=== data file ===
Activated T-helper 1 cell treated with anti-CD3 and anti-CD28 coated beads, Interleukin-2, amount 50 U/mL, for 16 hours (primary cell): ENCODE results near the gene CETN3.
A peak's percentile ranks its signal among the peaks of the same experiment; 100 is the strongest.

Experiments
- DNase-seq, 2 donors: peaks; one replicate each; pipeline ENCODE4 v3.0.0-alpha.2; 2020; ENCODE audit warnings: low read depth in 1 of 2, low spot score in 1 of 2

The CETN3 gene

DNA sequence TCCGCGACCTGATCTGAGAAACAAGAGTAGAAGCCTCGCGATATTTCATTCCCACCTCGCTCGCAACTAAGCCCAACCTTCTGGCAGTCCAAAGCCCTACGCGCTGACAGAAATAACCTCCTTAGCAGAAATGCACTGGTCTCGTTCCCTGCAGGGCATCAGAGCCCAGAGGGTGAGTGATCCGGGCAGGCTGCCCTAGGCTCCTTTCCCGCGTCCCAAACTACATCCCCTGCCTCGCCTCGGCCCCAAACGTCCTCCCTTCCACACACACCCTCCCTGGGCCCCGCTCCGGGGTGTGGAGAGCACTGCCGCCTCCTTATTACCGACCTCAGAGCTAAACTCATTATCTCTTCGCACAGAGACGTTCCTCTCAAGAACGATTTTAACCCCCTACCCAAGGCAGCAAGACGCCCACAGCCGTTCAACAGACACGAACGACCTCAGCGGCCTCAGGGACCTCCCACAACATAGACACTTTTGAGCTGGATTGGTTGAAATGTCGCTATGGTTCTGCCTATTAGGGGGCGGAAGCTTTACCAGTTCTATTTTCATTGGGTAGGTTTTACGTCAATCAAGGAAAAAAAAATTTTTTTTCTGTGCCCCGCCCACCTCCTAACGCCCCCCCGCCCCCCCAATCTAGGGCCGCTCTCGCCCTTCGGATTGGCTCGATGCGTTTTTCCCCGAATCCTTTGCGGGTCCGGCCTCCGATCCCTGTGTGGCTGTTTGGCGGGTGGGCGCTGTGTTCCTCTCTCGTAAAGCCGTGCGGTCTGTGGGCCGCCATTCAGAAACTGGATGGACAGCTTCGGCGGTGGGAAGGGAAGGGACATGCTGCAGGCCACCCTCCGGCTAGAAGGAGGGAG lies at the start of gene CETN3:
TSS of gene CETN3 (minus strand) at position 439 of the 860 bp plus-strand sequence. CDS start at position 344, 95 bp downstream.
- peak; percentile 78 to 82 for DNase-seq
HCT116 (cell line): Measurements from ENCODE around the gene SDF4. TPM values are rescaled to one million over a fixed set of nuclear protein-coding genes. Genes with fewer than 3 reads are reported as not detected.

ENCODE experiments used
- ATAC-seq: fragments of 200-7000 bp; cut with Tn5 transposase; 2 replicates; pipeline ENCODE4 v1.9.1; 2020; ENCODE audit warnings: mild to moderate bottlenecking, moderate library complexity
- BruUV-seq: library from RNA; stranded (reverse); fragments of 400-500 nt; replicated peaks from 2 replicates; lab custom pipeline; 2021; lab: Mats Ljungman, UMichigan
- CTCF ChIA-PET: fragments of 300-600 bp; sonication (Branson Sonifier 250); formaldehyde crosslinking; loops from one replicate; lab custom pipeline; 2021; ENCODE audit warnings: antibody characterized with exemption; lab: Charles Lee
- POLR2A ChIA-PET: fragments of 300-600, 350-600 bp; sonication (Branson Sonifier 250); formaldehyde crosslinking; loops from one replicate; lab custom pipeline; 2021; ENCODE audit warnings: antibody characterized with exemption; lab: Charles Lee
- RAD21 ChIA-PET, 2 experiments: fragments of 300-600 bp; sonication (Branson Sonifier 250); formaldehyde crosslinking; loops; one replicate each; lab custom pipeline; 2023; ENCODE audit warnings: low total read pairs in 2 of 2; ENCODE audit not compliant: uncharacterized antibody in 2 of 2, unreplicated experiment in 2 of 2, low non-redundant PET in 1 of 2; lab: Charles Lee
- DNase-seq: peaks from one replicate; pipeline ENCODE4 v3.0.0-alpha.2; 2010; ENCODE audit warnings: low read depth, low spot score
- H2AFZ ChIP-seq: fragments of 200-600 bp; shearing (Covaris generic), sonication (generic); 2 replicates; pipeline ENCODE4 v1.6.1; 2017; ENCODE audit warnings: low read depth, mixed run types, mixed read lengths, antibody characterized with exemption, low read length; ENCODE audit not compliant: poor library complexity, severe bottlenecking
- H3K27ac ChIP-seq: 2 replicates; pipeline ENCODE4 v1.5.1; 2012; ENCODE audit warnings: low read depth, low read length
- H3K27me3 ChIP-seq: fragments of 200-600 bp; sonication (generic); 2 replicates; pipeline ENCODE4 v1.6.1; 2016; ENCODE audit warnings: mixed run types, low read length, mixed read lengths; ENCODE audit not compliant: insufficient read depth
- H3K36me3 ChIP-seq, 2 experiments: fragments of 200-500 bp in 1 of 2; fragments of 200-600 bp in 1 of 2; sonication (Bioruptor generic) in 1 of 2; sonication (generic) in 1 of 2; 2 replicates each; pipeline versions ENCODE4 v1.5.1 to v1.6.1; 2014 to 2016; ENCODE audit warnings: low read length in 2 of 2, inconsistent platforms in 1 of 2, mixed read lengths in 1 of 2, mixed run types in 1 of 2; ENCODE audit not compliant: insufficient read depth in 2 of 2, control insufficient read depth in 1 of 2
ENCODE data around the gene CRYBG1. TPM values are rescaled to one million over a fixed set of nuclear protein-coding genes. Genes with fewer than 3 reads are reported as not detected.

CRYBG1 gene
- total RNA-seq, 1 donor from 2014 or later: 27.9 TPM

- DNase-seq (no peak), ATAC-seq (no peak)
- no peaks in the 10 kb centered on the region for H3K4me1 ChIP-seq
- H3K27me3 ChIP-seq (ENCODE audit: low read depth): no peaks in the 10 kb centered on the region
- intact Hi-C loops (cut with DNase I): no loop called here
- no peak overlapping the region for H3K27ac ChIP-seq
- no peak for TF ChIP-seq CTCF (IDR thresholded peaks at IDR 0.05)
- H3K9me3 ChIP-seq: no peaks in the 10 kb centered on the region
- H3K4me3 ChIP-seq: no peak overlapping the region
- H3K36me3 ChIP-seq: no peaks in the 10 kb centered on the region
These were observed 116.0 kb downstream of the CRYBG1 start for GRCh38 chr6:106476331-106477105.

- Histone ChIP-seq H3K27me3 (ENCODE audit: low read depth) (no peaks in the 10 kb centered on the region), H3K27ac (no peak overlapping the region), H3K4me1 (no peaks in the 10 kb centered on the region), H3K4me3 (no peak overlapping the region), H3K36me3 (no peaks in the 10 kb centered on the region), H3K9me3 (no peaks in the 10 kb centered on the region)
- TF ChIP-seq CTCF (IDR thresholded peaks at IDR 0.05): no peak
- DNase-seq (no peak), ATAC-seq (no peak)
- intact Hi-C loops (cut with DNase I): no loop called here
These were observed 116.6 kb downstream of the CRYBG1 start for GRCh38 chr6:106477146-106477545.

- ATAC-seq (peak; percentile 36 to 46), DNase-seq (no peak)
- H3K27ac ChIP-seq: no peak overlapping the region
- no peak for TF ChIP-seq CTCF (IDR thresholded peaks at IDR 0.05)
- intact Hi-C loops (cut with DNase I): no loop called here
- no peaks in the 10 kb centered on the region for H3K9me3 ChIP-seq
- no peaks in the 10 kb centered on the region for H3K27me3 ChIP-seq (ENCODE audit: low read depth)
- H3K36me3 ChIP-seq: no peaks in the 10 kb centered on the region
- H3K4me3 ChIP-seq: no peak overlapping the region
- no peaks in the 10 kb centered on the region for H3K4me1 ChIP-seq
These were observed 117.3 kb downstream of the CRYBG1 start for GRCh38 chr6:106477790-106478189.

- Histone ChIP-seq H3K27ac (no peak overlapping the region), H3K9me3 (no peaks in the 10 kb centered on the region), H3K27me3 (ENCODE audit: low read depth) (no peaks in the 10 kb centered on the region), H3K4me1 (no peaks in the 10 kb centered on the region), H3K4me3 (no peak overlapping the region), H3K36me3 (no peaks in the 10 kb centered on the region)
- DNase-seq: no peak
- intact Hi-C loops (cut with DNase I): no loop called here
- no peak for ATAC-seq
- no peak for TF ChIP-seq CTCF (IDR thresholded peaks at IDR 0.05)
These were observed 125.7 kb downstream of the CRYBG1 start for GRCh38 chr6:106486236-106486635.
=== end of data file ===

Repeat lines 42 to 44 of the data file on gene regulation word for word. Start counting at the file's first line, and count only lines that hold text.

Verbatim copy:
- intact Hi-C loops (cut with DNase I): no loop called here
- no peaks in the 10 kb centered on the region for H3K9me3 ChIP-seq
- no peaks in the 10 kb centered on the region for H3K27me3 ChIP-seq (ENCODE audit: low read depth)